About 150 Children, School Workers Treated for Fumes
THOMAS P. WYMAN
Jan. 04, 1988
HAMMOND, Ind. (AP) _ Carbon monoxide fumes from an apparently faulty elementary school furnace sent about 150 children and teachers to hospitals Monday, but only one worker was admitted for treatment in a hyperbaric chamber.
Police received a call at 9:20 a.m. that ''kids were passing out at their desks,'' and between six and 10 children were unconscious when the Edison School was evacuated 10 minutes later, said police Sgt. Ron Hill.
''I just felt light-headed and nauseated,'' said Jill Dodge, a first-grade teacher. ''I think it hit us all at the same time.''
It was one of two mass carbon monoxide poisonings at schools resuming classes following the holiday break.
In Walnut Grove, Ala., 28 high school students and a teacher were taken to hospitals Monday after the gas escaped from a boiler, apparently through a faulty pipe connection, officials said. Ten people were admitted for observation.
All but one of the 148 people treated at six Hammond-area hospitals was released by Monday afternoon.
Joan Nightingale, 55, of Hammond, was listed in good condition but was expected to be hospitalized overnight for observation at St. James Hospital in Chicago Heights, said hospital spokeswoman Lisa Lagger.
Ms. Nightingale, a school cafeteria worker, underwent treatment for carbon monoxide inhalation in the hospital's pressurized, oxygenated hyperbaric chamber, Ms. Lagger said.
It was the first day back for Edison's 426 students following their two- week holiday vacations.
City buses, churches and neighboring homes were pressed into service to help keep the children warm after they were evacuated, Hill said.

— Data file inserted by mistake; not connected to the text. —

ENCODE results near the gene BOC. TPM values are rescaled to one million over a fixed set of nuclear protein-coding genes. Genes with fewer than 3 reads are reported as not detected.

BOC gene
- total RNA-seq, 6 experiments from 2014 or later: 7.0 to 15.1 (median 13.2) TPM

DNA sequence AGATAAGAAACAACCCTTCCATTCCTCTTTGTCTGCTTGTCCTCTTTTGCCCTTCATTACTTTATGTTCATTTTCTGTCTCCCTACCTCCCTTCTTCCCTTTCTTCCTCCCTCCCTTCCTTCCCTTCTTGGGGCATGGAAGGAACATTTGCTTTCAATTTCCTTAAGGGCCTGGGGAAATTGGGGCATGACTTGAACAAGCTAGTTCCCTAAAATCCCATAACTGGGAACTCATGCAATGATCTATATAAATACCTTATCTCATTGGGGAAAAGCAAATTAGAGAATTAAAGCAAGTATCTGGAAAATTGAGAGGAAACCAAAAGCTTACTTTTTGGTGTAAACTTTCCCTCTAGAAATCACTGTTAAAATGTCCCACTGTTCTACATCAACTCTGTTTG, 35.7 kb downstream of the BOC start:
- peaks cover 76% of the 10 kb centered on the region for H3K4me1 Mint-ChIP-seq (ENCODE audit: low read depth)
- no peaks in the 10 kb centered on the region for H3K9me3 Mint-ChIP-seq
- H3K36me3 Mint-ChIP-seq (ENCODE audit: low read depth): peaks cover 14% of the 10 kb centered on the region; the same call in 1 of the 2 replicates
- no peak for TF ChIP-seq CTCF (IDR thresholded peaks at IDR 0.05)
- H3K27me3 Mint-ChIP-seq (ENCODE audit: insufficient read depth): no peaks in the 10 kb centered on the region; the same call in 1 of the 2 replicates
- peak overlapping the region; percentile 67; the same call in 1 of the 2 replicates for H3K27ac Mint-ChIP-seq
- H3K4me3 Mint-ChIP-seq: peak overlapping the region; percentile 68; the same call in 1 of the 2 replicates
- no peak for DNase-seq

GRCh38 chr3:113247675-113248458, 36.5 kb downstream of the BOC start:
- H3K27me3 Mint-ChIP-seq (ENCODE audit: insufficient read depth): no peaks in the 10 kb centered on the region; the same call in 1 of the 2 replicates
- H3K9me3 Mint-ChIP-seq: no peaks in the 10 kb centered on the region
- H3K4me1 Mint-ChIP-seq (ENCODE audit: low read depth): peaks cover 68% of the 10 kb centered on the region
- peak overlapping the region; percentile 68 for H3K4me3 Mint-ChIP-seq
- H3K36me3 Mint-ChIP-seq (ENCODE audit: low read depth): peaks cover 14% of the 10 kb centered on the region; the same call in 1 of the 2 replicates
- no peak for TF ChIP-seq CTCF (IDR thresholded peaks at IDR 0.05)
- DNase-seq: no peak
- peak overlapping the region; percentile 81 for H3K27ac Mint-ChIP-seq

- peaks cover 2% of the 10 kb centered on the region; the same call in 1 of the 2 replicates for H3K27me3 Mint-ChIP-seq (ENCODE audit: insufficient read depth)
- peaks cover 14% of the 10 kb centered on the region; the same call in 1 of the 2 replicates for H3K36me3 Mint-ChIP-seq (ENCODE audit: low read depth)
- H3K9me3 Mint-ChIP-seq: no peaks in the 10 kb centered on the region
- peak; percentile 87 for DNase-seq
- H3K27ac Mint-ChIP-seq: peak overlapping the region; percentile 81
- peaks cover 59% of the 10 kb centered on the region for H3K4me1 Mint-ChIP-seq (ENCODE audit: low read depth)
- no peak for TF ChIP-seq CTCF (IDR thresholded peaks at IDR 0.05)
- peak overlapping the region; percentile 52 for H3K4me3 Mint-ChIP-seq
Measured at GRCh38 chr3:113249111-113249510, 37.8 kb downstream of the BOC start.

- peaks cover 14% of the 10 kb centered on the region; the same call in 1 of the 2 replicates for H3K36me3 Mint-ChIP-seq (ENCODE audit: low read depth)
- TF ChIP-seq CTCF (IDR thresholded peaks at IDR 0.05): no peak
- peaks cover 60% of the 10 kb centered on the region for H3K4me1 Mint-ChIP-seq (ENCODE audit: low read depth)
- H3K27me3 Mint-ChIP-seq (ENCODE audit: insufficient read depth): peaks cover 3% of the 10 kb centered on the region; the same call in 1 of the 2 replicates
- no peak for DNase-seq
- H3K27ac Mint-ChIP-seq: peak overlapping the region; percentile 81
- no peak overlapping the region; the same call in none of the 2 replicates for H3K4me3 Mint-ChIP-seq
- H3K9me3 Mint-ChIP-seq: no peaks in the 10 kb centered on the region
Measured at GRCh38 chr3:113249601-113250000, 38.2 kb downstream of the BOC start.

''I just happened to be here looking for my kid and had a station wagon. Now I have about 16 kids in there,'' said parent Debbie Evans.
Police said preliminary evidence indicated a faulty furnace was responsible for the leak, but authorities continued to investigate Monday night.
School Superintendent David Dickson said a fire department squad was to check the building early Tuesday, and he did not immediately know if classes would be held.
Fire Department Capt. Tom Pyplatz said the school building had been aired out before an initial measure showed carbon monoxide levels at 90-100 parts per million. Pyplatz said federal work place standards set 50 ppm as the maximum level for safe working conditions.
The highest concentration in the school may have reached 1,000 ppm before teachers began opening doors and windows, he said, adding that health and life become endangered at a level of 1,500 ppm.
Walnut Grove Police Chief Joe Hamby said seventh- and eighth-grade students at West End High School began ''dropping like flies'' in a home economics class. Officials said the fumes caused light-headedness, dizziness, nausea and some vomiting.
The students and their teacher were led out of the building and emergency medical technicians administered oxygen. Ten students were admitted to a hospital for observation.
School Superintendent Ralph Cain said the fumes came from a large smokestack-type pipe that was not properly reconnected after a new roof was put on the building housing the cafeteria and home economics department.
He said the fumes did not spread to other buildings.
The duct was later connected properly and classes were to be held as usual Tuesday, he said.